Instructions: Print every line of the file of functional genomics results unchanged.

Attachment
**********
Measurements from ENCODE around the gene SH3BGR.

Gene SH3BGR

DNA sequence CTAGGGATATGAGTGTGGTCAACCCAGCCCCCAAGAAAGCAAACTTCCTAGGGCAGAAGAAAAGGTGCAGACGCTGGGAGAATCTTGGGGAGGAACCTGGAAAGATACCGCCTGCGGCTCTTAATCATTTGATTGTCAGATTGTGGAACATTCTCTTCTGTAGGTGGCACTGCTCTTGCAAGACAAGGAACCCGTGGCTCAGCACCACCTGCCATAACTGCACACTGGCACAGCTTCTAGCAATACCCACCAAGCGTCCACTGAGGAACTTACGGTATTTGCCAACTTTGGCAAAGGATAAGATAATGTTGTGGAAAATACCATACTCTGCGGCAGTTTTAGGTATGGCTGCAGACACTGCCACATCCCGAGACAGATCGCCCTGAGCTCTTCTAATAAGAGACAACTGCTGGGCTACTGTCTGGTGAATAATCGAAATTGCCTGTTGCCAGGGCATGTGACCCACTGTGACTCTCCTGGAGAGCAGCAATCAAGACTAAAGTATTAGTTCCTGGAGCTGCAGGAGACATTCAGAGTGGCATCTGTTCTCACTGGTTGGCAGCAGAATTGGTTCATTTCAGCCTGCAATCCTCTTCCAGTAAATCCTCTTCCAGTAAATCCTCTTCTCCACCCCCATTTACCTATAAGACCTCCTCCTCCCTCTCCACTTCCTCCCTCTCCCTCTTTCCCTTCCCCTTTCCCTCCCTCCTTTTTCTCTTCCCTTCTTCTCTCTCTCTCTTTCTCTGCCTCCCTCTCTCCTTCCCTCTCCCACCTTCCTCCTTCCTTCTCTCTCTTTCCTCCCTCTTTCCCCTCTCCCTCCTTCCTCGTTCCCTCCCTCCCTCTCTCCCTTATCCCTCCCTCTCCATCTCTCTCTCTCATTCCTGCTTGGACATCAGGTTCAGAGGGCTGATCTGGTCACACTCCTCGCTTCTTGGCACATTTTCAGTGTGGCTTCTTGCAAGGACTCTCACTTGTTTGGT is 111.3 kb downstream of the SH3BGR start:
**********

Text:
Measurements from ENCODE around the gene SH3BGR.

Gene SH3BGR

DNA sequence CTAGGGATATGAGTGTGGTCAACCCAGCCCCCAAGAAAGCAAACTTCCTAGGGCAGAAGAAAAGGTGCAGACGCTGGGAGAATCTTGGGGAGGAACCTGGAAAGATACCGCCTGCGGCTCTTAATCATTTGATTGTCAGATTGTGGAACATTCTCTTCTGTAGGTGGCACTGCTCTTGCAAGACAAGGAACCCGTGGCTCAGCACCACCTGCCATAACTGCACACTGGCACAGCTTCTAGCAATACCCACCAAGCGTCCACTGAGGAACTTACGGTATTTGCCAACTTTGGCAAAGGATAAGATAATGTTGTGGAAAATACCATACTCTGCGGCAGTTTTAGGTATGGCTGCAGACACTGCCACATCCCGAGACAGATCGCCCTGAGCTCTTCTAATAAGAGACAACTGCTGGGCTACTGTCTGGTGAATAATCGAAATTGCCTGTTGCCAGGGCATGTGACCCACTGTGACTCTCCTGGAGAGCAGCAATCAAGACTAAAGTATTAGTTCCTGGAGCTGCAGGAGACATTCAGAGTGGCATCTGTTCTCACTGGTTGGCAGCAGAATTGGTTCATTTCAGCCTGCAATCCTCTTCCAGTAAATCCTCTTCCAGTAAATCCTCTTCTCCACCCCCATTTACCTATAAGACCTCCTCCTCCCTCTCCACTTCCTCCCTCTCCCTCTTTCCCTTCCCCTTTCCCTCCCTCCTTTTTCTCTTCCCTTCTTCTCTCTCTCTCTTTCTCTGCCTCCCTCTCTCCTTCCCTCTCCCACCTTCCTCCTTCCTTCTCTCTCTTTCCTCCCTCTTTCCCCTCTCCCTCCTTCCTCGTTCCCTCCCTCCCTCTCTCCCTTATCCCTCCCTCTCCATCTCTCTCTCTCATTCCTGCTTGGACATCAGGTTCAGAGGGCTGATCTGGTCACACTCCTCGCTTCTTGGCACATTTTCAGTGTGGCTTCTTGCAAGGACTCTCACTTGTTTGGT is 111.3 kb downstream of the SH3BGR start: